20. JiB: ever closer Union and Fiscal, Social and eventually Military and Security Union.

    I’ve asked you a couple of times what you mean by “Social Union” and I don’t think you’ve ever offered an explanation.

    Third time lucky?

  21. Germany’s largest export markets are the US and China (about 20%)

    France follows then the Netherlands – Rotterdam plays a role there.

    Foreign trade statistics are generally considered unreliable especially in services (that hospital in Poland that only treats German patients doesn’t appear in Poland’s export statistics. Or an even better example: HK).

    In any case regionalisation of foreign trade is a general tendency (value per weight ratio) when other business considerations cannot overrule it.

  22. @Somerjohn

    Freedom of movement, open competition for jobs, unified mechanisms for supporting cultural and social projects in the EU model.

    To be fair, the stealth Federalists had already delivered much of that project.

    It’s lucky we got out when we did in that regard.

  23. Deluded as usual, and lacking in perceptive abilities.

    Was that your school report?

    “Objectives of European Union in promoting peace. Since its establishment, the EU remains a political community that promotes integration and common government of European countries and their people. As captured in Article 3 of the European Union Treaty, its primary aim is to foster peace, and the well being of its people at all times.”

    https://europarlamentti.info/en/values-and-objectives/objectives/

    The U.K. as a member had negotiated an exemption from ever closer union , it’s an odd superstate that says to its constituent parts you don’t have to comply with superstate rules.

    Almost as if the title has been made up by small minded little nationalists who can’t be bothered to do any research because it might undermine their views.

    When you find that sensible person ask them to explain it to you.

  24. Martin Wolf is quite scathing about the budget in the weekend FT effectively describing the new conservativism as lack of ideas as the main attribute.

  25. JIB

    Stealth federalists as well as superstaters.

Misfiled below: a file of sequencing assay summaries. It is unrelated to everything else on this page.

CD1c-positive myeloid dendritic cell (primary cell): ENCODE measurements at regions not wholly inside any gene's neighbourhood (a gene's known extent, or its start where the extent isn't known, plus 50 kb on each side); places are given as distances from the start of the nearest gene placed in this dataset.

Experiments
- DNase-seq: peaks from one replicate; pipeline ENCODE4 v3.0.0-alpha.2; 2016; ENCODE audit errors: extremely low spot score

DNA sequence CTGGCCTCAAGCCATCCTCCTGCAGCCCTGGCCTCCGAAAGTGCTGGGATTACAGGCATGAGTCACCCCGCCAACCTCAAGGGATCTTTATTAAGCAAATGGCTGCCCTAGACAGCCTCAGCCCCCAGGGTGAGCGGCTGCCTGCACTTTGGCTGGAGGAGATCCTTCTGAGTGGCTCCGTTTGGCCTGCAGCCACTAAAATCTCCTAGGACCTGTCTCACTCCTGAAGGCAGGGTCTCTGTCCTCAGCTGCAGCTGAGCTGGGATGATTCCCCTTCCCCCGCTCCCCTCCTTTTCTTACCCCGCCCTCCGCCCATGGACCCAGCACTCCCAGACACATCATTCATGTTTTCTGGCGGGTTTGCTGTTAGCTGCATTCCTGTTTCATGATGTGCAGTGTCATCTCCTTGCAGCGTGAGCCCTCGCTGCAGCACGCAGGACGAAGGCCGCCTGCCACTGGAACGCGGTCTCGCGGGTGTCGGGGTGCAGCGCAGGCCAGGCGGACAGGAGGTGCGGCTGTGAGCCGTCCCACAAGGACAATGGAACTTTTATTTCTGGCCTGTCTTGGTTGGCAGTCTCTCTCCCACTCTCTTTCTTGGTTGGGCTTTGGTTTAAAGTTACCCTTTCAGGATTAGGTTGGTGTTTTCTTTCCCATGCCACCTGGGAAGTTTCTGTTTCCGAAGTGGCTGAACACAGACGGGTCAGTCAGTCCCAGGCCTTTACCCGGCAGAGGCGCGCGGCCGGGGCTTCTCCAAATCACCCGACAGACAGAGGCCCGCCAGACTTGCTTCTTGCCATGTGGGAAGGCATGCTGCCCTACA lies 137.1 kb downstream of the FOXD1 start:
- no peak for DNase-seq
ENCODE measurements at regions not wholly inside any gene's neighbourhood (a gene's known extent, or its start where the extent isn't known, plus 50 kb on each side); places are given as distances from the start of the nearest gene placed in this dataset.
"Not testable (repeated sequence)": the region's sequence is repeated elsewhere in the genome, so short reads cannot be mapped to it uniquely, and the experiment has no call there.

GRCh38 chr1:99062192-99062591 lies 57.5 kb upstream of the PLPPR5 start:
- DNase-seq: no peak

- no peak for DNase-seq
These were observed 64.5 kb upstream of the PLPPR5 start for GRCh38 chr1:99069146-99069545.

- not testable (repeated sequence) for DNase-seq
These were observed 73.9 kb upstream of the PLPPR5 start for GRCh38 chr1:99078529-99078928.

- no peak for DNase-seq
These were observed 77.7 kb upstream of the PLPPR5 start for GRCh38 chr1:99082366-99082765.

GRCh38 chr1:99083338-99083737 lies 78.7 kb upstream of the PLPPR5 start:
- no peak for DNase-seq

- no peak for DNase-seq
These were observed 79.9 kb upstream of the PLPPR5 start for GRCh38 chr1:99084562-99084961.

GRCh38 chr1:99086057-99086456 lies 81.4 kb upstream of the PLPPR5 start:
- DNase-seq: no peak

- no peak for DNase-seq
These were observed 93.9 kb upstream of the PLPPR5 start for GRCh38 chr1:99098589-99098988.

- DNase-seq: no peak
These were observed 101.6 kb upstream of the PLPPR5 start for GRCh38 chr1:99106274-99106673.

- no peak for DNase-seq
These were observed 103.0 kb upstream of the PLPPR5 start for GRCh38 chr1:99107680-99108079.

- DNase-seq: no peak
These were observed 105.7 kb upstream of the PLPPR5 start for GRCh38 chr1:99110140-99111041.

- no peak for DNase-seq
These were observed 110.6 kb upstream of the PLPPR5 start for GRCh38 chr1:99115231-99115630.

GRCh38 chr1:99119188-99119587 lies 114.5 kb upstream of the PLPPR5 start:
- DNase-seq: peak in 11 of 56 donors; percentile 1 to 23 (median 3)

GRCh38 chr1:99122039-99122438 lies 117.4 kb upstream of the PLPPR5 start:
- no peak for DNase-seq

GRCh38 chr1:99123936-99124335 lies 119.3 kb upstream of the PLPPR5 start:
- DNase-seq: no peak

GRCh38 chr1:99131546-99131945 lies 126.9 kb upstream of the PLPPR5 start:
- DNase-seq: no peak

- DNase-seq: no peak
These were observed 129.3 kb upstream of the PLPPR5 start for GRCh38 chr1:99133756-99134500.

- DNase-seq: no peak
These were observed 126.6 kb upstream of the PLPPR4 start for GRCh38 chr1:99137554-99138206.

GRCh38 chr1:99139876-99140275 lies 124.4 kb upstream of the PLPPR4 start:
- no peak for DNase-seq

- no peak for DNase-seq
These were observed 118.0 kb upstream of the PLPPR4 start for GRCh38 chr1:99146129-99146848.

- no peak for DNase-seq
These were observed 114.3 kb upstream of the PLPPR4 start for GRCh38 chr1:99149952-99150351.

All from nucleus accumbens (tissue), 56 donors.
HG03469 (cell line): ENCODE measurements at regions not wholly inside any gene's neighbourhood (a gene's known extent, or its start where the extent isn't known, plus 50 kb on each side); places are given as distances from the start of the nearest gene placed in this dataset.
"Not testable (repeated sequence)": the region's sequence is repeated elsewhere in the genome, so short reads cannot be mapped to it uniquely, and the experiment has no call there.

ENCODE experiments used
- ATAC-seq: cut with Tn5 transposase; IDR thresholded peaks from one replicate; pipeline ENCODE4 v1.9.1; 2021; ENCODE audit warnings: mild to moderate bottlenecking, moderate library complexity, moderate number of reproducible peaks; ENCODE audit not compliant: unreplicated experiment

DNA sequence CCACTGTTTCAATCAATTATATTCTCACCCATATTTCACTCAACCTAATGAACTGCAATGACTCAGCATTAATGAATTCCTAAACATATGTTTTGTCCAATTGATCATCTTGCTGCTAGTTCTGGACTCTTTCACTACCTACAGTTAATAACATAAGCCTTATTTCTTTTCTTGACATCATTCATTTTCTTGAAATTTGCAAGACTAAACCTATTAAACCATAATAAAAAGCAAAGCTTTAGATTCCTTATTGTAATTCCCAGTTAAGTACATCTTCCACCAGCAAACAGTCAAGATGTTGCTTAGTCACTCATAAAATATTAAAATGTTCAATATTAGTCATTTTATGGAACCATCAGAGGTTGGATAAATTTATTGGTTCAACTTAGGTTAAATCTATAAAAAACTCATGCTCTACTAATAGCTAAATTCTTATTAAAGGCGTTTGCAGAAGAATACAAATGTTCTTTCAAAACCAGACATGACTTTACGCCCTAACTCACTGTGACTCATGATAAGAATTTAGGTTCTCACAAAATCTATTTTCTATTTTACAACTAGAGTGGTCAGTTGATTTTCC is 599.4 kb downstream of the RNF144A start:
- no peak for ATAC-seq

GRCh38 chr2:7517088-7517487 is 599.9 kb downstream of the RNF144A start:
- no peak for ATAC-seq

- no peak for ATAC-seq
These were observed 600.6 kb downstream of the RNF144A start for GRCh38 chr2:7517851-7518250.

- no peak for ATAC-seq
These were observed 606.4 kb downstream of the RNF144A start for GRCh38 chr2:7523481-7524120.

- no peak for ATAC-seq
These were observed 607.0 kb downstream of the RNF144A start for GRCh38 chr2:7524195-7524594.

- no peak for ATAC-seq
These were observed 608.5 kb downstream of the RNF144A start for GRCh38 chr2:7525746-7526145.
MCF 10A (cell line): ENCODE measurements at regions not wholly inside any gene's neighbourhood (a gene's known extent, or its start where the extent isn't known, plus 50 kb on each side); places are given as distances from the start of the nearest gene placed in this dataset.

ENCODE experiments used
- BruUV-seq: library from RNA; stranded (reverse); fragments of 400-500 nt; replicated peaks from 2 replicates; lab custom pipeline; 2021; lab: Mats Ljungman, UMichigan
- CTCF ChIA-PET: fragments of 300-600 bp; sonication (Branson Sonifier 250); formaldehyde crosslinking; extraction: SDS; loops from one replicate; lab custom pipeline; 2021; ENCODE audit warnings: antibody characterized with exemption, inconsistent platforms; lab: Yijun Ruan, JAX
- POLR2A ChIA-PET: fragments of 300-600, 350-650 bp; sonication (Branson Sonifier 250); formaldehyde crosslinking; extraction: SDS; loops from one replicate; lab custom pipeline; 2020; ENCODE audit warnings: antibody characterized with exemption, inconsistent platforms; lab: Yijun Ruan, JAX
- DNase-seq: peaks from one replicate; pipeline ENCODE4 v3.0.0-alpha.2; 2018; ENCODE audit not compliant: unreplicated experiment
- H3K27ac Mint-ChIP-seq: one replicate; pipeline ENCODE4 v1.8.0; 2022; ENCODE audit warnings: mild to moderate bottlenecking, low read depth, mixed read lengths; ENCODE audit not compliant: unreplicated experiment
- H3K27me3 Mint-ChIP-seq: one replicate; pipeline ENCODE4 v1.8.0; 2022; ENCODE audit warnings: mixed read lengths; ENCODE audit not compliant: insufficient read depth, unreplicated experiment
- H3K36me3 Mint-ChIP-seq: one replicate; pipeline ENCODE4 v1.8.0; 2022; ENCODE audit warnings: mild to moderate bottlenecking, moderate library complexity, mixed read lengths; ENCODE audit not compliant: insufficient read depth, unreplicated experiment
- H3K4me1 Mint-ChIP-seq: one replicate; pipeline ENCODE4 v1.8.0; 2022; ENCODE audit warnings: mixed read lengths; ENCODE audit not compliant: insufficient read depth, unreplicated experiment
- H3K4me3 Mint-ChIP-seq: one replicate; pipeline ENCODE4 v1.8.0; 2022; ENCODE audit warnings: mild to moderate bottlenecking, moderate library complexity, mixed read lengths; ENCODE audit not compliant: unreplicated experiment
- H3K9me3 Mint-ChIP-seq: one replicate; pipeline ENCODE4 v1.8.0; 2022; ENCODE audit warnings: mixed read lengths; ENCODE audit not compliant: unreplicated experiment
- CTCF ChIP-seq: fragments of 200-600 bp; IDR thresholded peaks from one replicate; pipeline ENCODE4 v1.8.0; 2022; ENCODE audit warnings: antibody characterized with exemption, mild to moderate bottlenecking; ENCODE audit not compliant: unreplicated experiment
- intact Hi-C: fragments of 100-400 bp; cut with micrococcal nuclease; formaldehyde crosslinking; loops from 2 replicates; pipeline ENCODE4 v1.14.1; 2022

You’ve really consumed the cool aid haven’t you.
    Find that sensible person quickly you are in need of help.

  26. TW: PS Remember SPAFFERJON and yourself recently ‘proved’ that in some services there was ‘anti-gravity’ (ie the further away from UK you were, the more trade in services you did with UK. That display of ignorant, ignored the fact that US (big spenders on visits to UK) just happening to be further away in distance from UK than France but you two chumps did hence ‘prove’ gravity model was b*llsh!t for services – or did you forget?)

    1. Isn’t it time you grew out of relying on babyish insults?

    2. I’ve never suggested the point you attribute to me, and in any case you’ve misunderstood that point.

    (If I recall from the discussion at the time, you fastened on the one services category – travel – out of 13 or so where the research data showed a positive correlation between distance and trade value, to attempt to discredit the whole idea of increasing distance broadly reducing value of trade in services, ie that the gravity model has applicability to services as well as goods.)

  27. @Steve

    I can absolutely guarantee that you fail on the sensible front.

    It’s a shame there isn’t a sub-forum for children on this site where you could post. About your level.

  28. The (brain) dead hand of Henig once again from ALEC – I did wonder where he got his latest fabricated nonsense from and quelle surprise:

    “Missing from the article: Any idea as to how the UK is going to create a global deal in services.

    Also missing[1]: Any suggestion of a link between services and movement of people.

    Also missing[2]: Any thought as to why our negotiations to date have ignored services.”

    https://twitter.com/DavidHenigUK/status/1368509579160653824